Most recently, Torrente has been approved by the USEF as an “S” judge, which is the highest rank for judges in the USA.  “I feel very honored that the USEF granted me this status and that now I am allowed to judge all national shows within the US,” he comments. In addition to that, the US government has granted Torrente an O1 Visa which only goes to persons of extraordinary ability. He also explains that he has acquired all permits to work in the US and Canada, and is downsizing his legal practice in Colombia and is now officially planning his move to the US.

Torrente feels fortunate about all the recent developments in his career as a dressage judge, and says he could not be in a better place. Many foreigners who have immigrated to this country have had a tremendous impact on the development of dressage. This including riders, trainers, and of course judges who are a key element for this sport. The country will certainly benefit from Torrente’s experience, fresh ideas, and dedication to the sport.

Cesar Torrente

Continued Success for Cesar Torrente’s Dressage Webinars for Latin American Countries

FEI 3* Judge Cesar Torrente (Photo courtesy of Cesar Torrente)

Bogota, Colombia (February 13, 2015) — In an effort to help the development of dressage in the Latin American Region, Cesar Torrente recently organized and conducted his second Latin American Webinar. This web-based seminar had participants from several countries, including Chile, Puerto Rico, and Mexico and was created for judges, riders, trainers and any other individuals interested in the sport.

Torrente wants to share with Latin American countries the knowledge that he acquired in Europe and the United States in preparation of becoming an FEI Judge. In sharing this knowledge, he hopes to close the existing gap between Latin American dressage riders and those in North America and Europe. “We are still doing our Regional Championships at the Junior Level, but the Pan Am Games will be at the Prix St George Level and soon at the Grand Prix Level,” says Torrente. “This requires not only better horses, but also education and correct training. Therefore, it is necessary that everybody interested in the sport understands the importance of the basics and that we all work towards higher levels of training in our region.”

In this webinar, in addition to the Training Scale, Torrente commented about the figures, the movements on two tracks, and the freestyles. He also showed videos from outstanding 4-, 5-, and 6-year-old horses in the World Championships in Verden, in order to share with the audience the exceptional quality of young horses in Europe.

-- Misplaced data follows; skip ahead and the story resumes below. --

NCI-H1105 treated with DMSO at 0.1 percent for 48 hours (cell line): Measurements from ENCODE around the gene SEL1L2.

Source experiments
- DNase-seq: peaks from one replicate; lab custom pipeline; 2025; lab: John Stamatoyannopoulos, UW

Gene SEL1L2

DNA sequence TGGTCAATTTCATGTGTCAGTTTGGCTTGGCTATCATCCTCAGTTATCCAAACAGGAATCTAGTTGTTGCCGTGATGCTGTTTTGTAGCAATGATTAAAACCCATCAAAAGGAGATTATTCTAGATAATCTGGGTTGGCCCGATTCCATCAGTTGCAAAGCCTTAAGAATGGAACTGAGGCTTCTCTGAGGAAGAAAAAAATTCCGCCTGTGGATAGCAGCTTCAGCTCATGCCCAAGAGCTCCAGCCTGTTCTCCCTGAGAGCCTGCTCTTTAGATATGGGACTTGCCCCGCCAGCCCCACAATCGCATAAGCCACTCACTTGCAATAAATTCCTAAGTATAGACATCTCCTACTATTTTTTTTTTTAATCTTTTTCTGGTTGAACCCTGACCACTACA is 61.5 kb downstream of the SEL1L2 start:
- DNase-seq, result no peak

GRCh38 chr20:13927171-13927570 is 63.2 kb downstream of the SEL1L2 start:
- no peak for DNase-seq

The core of the presentation was Stephen Clarke’s videos “How to Judge a Test”, that were translated into Spanish by Torrente, in order to share the expertise of one of the best judges of the world. This segment also allowed some discussions among the participants that enlightened the webinar. Additionally, Torrente was very grateful for the support of the Colombian Equestrian Federation and Chilean FEI Judge Max Piraino who helped to promote the course. “We hope that we can do this webinar at least twice a year and that each time we have more participants from all different Spanish speaking countries,” said Torrente, clearly thrilled with the outcome of the web-based seminar.

This time, the webinar also had welcoming remarks from Peruvian FEI Judge Marian Cunningham that were very charismatic and impressed the audience. “Marian was able to record her remarks from her home in the USA and this shows how versatile this technology can be,” commented Torrente. He also hopes to have, for the next webinar, a 5* Judge from Europe or North America commenting live, as the possibilities are endless with this technology.

Torrente says that webinars are the most cost-effective method of communicating to mass audiences in the business world and its advantages should now be used to further the education of our dressage judges worldwide. It is no secret that the participation of judges, trainers and riders in seminars and clinics is expensive and frequently many of them cannot afford to attend such events due to the cost of airfare and hotels.

Torrente believes this is a first step to open up dressage education worldwide and hopes that this idea may enhance all continuous dressage educational programs around the world.

A native of Colombia, Cesar Torrente is an international dressage judge and an FEI level dressage competitor. He is the first judge to be promoted through the 2013 FEI 3* program. Cesar has had the honor of standing on medal podium to receive the team gold medal two times in the South American Games and the Central American Games.

A corporate lawyer by profession, he travels the globe to judge worldwide, while maintaining the precarious balance between his career and his passion for horses. He’s known in the dressage world as a “rider’s judge,” because he knows what it’s like to be in the judge’s box as well as competing in the arena. He has great compassion for riders and always makes an effort to provide value comments to help them improve their scores and enjoy their journey in the world of competitive dressage.

For more information, contact:
Cesar Torrente
International Phone: +57 3102365702

FEI 3* Judge Cesar Torrente Improves Horses and Riders at All Levels with Ride-a-Test Clinic

FEI 3* Judge Cesar Torrente and Olivia LaGoy-Weltz at the February Ride-a-Test clinic. (Photo courtesy of JRPR)